The Nest thermostat is an amazing piece of tech–finally a thermostat that monitors you so you don’t have to reprogram it. The device is menu-driven through a simple twist/press interface and will allow remote configuration on a tablet, phone, or through a web browser.
Although we have highly programmable thermostats at home, the Nest can monitor me. So, when there are disruptions to the program, the Nest notices.
The Nest thermostat has been around now for awhile. In fact, used 2nd generation versions of the Nest can be found easily for under $200. Why so high? Because Nest (now owned by Google) continues to push software updates to older hardware.
This is the best example of modern #Android tech I’ve ever seen for general proliferation. We should be teaching students how to use software/hardware like this for general. Why? Here’s what I think:
- Programming is a powerful skill. In an era of dearth of computer scientists, the need for competent programming is greater than ever.
- Android is free. Anyone can grab the OS but not anyone can wield it. This software is invading every aspect of our life (watches, phones, thermostats, etc.) and will continue to do so.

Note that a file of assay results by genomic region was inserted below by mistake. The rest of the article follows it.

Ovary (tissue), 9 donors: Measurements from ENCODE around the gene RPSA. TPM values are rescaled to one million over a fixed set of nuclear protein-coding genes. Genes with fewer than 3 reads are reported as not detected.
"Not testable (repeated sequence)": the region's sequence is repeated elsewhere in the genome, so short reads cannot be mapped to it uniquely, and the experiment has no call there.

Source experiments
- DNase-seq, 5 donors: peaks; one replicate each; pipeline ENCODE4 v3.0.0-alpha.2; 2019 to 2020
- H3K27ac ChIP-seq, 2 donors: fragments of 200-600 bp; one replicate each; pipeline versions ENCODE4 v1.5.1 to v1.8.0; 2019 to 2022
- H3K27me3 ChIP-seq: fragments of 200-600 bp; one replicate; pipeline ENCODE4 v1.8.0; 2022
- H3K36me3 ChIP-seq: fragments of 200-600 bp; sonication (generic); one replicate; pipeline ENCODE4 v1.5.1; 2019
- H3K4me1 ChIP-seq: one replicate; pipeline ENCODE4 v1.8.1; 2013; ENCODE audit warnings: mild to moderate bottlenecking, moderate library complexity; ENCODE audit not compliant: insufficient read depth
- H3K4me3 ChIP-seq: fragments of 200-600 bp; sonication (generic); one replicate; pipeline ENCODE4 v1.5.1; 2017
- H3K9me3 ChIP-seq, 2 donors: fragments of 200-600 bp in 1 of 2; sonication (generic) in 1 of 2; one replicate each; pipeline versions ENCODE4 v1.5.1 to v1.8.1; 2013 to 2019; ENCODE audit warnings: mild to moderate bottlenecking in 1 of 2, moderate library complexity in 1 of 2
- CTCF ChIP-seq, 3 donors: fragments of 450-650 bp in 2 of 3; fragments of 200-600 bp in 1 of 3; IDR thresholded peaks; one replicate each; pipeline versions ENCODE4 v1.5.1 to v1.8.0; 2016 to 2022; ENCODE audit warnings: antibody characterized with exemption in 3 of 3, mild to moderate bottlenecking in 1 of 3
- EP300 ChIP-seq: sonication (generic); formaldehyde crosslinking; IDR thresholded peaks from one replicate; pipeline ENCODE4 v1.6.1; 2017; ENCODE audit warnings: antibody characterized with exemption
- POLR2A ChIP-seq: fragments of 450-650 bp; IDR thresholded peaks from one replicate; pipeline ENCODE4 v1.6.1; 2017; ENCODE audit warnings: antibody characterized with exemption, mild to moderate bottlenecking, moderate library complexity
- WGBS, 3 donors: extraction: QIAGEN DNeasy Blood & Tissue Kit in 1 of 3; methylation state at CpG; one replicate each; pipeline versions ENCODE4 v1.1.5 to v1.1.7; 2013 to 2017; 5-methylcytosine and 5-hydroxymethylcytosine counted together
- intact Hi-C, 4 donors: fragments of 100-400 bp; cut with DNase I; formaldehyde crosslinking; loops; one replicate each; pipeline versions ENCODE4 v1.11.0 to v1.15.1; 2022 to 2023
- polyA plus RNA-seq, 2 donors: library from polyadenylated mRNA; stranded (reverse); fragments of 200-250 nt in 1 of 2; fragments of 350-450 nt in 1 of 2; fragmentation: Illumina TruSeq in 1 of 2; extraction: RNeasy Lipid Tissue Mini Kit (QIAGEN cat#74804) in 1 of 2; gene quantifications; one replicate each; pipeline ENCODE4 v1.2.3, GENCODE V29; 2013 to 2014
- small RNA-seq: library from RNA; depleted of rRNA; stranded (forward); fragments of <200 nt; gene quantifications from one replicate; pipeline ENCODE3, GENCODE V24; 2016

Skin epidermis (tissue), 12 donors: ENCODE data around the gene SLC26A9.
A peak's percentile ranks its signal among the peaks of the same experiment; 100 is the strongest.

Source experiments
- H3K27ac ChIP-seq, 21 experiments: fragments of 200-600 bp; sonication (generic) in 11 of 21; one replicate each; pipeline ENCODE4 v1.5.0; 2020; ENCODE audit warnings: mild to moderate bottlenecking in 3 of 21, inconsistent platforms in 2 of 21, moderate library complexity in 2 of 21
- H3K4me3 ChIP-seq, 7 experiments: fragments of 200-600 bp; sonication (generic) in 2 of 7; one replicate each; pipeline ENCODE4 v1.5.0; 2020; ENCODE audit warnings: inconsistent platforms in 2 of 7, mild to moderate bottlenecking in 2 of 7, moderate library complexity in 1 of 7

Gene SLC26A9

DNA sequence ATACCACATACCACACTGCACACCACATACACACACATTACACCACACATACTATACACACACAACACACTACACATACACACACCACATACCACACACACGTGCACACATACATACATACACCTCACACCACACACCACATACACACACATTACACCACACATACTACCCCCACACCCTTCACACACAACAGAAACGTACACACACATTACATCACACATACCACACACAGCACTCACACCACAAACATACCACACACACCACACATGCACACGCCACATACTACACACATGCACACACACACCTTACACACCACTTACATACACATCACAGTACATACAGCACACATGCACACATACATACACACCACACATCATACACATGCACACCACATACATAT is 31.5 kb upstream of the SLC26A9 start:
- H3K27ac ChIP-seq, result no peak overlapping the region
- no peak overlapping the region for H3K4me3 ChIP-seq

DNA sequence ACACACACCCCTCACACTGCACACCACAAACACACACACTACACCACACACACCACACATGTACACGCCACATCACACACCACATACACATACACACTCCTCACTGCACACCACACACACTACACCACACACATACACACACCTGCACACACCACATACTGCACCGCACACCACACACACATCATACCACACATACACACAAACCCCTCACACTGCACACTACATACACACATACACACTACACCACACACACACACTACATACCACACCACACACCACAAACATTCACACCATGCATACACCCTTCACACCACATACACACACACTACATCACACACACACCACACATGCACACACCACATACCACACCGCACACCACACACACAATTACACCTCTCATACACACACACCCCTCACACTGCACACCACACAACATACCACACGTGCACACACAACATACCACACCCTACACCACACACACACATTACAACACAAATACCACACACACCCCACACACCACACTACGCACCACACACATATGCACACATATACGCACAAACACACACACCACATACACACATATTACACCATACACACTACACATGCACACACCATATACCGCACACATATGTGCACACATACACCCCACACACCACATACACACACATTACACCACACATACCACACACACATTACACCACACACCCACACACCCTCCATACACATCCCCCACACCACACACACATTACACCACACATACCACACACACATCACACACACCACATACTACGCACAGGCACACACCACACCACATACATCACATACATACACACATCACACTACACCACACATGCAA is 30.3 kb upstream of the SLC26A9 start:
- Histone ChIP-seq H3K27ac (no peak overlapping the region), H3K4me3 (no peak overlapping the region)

- The world of optimizing efficiency and automated processes in our homes, commutes, and work lives is just beginning. Thermostats today, microwaves and showers tomorrow.
- From a “can you a earn a living with this degree” perspective, we should embrace that the 21st century is that of the entrepreneur. Teaching out students to be modern-day interpretations of Leonardo Da Vinci only seems wise–if it can be taught.
Students, if you’re reading this, learn to program. Python is an easy language and you can learn to program in it at sites like Grok Learning. Colleagues, if you’re reading this site, let’s begin a process of teaching out students to be dreamers with a hint of the practical. Our world is going to change and we should poise our students to be ready to take advantage of that change.